Salinas River (California)
|Native name||ua kot taiauačorx|
|Cities||Paso Robles, Soledad, Salinas|
|Source||Los Machos Hills in the Los Padres National Forest|
|• location||San Luis Obispo County, California|
|• elevation||2,150 ft (660 m)|
|6 miles north of Marina, California|
Latitude and Longitude:
|0 ft (0 m)|
|Length||175 mi (282 km) |
|Basin size||4,160 sq mi (10,800 km2)|
|• location||near Spreckels|
|• average||421 cu ft/s (11.9 m3/s)|
|• minimum||0 cu ft/s (0 m3/s)|
|• maximum||95,000 cu ft/s (2,700 m3/s)|
|• left||Nacimiento River, San Antonio River, Arroyo Seco|
|• right||Estrella River, San Lorenzo Creek|
The Salinas River ( Rumsen: ua kot taiauačorx)  is the longest river of the Central Coast region of California, running 175 miles (282 km) and draining 4,160 square miles.  It flows north-northwest and drains the Salinas Valley that slices through the central California Coast Ranges south of Monterey Bay.  The river begins in southern San Luis Obispo County, originating in the Los Machos Hills of the Los Padres National Forest. From there, the river flows north into Monterey County, eventually making its way to connect with the Monterey Bay, part of the Pacific Ocean, approximately 5 miles south of Moss Landing. The river is a wildlife corridor, and provides the principal source of water from its reservoirs and tributaries for the farms and vineyards of the valley.
In 1769 when the river was first discovered by non-Native peoples via the Portola expedition, it was reported by them as being a "river watering a luxuriant plain" filled with fish weighing 8 to 10 pounds (3.6 to 4.5 kg).  As of the end of 2016, the river had been transformed into little more than a dry bedded run-off feature for the majority of its length.
Until recently, the Salinas River had a continuous flow throughout the year, stretching back to at least 1941 – when United States Geological Survey (USGS) began complete monitoring records in the Salinas area – through 1989. Most probably primarily due to recent increases in agricultural water demand in the Salinas Valley, and the resultant lowering of water tables, the lower reaches of the Salinas river (north of King City) remained entirely dry during the three years 2013–2016.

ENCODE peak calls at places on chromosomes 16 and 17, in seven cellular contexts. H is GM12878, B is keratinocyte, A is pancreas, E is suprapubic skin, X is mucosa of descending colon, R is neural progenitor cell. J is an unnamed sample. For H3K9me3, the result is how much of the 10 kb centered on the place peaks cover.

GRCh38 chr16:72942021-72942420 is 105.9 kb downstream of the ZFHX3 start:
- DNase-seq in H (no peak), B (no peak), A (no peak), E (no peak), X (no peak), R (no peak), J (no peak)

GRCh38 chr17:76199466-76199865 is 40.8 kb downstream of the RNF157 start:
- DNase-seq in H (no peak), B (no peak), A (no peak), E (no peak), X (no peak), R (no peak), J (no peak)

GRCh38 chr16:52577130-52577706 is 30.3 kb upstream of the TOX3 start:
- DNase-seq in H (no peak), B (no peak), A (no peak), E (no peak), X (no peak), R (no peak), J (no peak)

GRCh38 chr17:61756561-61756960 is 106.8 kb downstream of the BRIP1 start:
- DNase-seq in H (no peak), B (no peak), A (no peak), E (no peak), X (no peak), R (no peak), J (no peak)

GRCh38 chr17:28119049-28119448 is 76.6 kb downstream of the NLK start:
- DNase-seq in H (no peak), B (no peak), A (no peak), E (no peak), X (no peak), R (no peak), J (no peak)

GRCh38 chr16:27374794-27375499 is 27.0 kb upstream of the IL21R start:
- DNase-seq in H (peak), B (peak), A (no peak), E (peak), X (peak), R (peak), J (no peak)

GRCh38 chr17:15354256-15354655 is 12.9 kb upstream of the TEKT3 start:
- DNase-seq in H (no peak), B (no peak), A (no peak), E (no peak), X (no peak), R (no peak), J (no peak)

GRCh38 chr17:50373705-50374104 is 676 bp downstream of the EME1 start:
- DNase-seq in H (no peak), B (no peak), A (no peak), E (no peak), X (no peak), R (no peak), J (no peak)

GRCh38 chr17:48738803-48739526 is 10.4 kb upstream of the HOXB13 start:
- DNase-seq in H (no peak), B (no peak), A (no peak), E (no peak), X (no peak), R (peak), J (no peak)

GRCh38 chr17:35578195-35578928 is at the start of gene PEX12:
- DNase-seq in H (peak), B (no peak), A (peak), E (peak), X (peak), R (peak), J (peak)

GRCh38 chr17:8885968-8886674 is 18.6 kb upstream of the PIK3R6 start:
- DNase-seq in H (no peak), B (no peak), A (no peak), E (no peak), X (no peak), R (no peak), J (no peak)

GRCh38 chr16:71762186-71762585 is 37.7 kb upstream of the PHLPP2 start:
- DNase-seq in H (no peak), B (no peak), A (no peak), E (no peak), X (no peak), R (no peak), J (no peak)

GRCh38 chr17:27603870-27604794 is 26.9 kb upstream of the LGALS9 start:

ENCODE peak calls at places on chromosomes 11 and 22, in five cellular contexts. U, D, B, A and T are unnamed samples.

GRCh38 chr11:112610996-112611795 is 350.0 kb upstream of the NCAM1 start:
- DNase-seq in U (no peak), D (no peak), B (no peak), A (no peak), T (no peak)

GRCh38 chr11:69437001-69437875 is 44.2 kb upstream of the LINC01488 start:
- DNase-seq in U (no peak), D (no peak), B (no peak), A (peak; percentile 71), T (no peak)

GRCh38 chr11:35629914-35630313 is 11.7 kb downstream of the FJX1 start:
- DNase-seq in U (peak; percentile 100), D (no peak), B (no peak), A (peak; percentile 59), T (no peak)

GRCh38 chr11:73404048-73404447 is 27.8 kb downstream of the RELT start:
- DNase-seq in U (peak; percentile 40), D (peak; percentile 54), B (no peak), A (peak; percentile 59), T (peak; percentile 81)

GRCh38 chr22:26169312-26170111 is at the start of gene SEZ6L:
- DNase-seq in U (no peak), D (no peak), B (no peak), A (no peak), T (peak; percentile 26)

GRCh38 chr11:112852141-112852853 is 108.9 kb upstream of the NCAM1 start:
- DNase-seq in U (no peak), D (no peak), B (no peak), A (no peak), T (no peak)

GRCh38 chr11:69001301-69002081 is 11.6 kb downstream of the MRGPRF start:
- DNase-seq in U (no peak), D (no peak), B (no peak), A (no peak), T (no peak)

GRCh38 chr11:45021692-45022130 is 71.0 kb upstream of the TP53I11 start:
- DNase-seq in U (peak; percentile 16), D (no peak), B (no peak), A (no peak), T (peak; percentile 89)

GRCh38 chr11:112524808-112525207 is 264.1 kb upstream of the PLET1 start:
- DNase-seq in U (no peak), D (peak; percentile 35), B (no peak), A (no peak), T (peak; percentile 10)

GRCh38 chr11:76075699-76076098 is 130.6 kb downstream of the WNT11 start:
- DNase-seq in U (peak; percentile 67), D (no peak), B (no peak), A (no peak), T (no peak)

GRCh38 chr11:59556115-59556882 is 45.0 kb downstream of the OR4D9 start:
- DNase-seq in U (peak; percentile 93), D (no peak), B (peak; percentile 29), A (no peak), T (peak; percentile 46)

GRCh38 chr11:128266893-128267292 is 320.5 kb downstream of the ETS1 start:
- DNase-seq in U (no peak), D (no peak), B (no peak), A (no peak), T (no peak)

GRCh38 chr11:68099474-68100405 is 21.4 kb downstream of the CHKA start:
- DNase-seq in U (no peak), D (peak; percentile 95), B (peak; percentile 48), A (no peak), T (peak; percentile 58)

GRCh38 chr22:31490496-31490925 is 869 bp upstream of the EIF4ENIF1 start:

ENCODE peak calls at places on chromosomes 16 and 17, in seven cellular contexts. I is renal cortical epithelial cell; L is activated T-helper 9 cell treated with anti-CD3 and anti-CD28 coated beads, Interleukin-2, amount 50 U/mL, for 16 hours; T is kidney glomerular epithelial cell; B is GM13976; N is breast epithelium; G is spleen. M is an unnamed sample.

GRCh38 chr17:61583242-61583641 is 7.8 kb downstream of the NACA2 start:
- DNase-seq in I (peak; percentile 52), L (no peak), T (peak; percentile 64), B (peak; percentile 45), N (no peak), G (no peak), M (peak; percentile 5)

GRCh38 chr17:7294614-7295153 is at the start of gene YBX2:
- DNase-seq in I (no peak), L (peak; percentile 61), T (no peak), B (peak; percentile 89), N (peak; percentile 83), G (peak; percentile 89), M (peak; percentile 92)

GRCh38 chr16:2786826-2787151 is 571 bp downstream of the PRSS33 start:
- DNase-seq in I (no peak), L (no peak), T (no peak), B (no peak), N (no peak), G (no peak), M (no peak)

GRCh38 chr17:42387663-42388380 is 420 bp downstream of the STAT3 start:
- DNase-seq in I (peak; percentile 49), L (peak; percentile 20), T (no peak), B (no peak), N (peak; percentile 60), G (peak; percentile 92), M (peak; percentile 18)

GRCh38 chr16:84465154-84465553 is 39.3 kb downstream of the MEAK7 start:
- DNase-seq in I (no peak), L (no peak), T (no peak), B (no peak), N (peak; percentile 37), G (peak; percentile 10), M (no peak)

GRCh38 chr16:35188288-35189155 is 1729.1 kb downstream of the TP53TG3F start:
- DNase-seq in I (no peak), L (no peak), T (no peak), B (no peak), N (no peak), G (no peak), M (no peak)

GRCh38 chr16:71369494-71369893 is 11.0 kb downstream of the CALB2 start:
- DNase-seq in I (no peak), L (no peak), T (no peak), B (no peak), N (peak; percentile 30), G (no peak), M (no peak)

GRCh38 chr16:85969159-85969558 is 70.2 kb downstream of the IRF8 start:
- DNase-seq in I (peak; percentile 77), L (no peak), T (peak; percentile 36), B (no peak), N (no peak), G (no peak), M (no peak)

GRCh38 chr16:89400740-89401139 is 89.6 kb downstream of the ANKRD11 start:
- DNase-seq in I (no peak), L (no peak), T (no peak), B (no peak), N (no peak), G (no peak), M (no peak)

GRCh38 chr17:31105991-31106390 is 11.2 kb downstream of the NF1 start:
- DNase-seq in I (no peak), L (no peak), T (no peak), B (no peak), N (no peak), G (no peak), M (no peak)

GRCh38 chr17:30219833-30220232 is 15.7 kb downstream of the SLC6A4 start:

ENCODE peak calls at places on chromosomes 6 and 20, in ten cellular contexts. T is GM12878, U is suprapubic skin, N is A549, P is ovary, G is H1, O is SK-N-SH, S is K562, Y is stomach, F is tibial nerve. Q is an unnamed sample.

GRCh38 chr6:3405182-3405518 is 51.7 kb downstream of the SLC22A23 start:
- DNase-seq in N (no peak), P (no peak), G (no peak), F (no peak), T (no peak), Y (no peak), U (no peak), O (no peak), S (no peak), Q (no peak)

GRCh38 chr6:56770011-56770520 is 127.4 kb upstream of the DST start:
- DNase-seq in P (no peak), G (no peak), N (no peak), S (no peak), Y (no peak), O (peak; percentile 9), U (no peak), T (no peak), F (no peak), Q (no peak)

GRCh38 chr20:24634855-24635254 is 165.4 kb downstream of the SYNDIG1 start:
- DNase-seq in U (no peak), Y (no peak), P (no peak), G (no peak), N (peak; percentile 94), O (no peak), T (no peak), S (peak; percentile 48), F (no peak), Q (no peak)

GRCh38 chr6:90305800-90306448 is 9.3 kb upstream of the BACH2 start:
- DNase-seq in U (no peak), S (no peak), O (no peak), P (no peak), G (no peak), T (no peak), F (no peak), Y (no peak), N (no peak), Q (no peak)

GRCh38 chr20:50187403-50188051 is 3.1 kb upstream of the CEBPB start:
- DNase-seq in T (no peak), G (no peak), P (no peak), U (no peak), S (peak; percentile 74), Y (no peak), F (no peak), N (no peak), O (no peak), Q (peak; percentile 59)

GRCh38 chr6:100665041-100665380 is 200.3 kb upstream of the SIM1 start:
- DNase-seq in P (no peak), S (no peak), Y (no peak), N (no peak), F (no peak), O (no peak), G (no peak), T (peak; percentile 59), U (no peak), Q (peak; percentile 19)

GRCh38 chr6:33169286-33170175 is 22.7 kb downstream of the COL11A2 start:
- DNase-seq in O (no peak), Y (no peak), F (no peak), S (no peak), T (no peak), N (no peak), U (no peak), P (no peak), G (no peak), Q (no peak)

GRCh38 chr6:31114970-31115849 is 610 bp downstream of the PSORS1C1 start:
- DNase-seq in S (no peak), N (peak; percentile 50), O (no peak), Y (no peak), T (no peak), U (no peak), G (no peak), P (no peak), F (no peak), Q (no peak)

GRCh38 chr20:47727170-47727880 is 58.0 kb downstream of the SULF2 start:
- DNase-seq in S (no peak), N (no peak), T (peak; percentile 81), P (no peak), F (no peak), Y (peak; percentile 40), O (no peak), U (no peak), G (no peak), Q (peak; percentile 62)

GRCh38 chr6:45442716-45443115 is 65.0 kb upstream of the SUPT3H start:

Nonetheless, with sufficiently heavy rains, and on rare occasions, this now normally dry runoff feature is still capable of quickly transforming itself back into a fast flowing river. In rainfall induced flood conditions, it can at times measure over a mile in width. During the 20th century, such flood conditions are reported to have generally occurred approximately once every 3–10 years. The last similar flooding event along the river was reported in 1998. 
The atypical drought-breaking rains of the winter of 2016–2017 restored the river's flow to its lower northern reaches in January 2017.
The current most typical dry or zero flow state of the majority of the river may be more the result of human activity than of any recent changes in weather patterns. Rainfall patterns of recent years in the Salinas area have not significantly changed from historical average rainfall patterns; the 139 year average annual rainfall in Salinas is 13.26 inches (337 mm) per year, and the average annual rainfall since 2000 is 11.01 inches (280 mm) per year.   Recent increases in water use, primarily in the agricultural sector, and the damming of the river and its tributaries may be contributing factors causing the now mostly dry condition of the riverbed. 
The Monterey County Water Resources Agency currently operates a water use monitoring program which requires that all agricultural water users self-report annually on the estimated amount of groundwater pumped from the shrinking Salinas Valley aquifer.   This is in contrast to some areas of the country where various water authorities both monitor and regulate water use for agriculture. 
The previous ecosystem of the Salinas River, which once included steelhead trout, and numerous other species throughout the full length of a once year-round flowing river, has clearly been drastically impacted in recent years by the expanding heavy demands of agricultural water use in the Salinas Valley, and the resulting most typical dry-river conditions. 
The geological history of the ancient Salinas River is currently held by tectonic plate theory to most probably be rather unique among the many rivers of the western North American seaboard: The shifting position of the raised section of the Pacific Plate that the river flows through was in ancient times aligned with the North American Plate at a point far south of its present location.